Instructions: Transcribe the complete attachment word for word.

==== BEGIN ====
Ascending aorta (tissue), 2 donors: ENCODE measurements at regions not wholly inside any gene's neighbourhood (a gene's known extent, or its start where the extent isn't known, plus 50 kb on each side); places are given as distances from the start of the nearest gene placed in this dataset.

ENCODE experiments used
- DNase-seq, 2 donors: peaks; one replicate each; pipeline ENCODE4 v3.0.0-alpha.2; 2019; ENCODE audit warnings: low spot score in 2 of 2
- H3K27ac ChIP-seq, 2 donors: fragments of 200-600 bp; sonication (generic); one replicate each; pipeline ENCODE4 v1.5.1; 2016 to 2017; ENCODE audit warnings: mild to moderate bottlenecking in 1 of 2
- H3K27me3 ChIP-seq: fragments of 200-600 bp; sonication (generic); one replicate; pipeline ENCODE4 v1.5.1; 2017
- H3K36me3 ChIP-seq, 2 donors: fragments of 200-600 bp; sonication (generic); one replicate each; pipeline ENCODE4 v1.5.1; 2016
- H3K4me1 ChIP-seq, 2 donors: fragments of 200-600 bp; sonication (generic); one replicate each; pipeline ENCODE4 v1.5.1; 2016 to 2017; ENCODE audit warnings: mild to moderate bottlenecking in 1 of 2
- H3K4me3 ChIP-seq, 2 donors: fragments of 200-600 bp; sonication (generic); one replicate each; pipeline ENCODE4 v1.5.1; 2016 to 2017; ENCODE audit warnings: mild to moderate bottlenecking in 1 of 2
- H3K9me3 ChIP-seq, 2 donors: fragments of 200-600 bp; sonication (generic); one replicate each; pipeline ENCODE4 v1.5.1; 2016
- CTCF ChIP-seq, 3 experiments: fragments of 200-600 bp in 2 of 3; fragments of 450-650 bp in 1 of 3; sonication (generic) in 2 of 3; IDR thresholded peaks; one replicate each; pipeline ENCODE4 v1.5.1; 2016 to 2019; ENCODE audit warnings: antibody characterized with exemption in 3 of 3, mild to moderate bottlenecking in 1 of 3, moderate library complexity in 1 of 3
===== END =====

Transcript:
Ascending aorta (tissue), 2 donors: ENCODE measurements at regions not wholly inside any gene's neighbourhood (a gene's known extent, or its start where the extent isn't known, plus 50 kb on each side); places are given as distances from the start of the nearest gene placed in this dataset.

ENCODE experiments used
- DNase-seq, 2 donors: peaks; one replicate each; pipeline ENCODE4 v3.0.0-alpha.2; 2019; ENCODE audit warnings: low spot score in 2 of 2
- H3K27ac ChIP-seq, 2 donors: fragments of 200-600 bp; sonication (generic); one replicate each; pipeline ENCODE4 v1.5.1; 2016 to 2017; ENCODE audit warnings: mild to moderate bottlenecking in 1 of 2
- H3K27me3 ChIP-seq: fragments of 200-600 bp; sonication (generic); one replicate; pipeline ENCODE4 v1.5.1; 2017
- H3K36me3 ChIP-seq, 2 donors: fragments of 200-600 bp; sonication (generic); one replicate each; pipeline ENCODE4 v1.5.1; 2016
- H3K4me1 ChIP-seq, 2 donors: fragments of 200-600 bp; sonication (generic); one replicate each; pipeline ENCODE4 v1.5.1; 2016 to 2017; ENCODE audit warnings: mild to moderate bottlenecking in 1 of 2
- H3K4me3 ChIP-seq, 2 donors: fragments of 200-600 bp; sonication (generic); one replicate each; pipeline ENCODE4 v1.5.1; 2016 to 2017; ENCODE audit warnings: mild to moderate bottlenecking in 1 of 2
- H3K9me3 ChIP-seq, 2 donors: fragments of 200-600 bp; sonication (generic); one replicate each; pipeline ENCODE4 v1.5.1; 2016
- CTCF ChIP-seq, 3 experiments: fragments of 200-600 bp in 2 of 3; fragments of 450-650 bp in 1 of 3; sonication (generic) in 2 of 3; IDR thresholded peaks; one replicate each; pipeline ENCODE4 v1.5.1; 2016 to 2019; ENCODE audit warnings: antibody characterized with exemption in 3 of 3, mild to moderate bottlenecking in 1 of 3, moderate library complexity in 1 of 3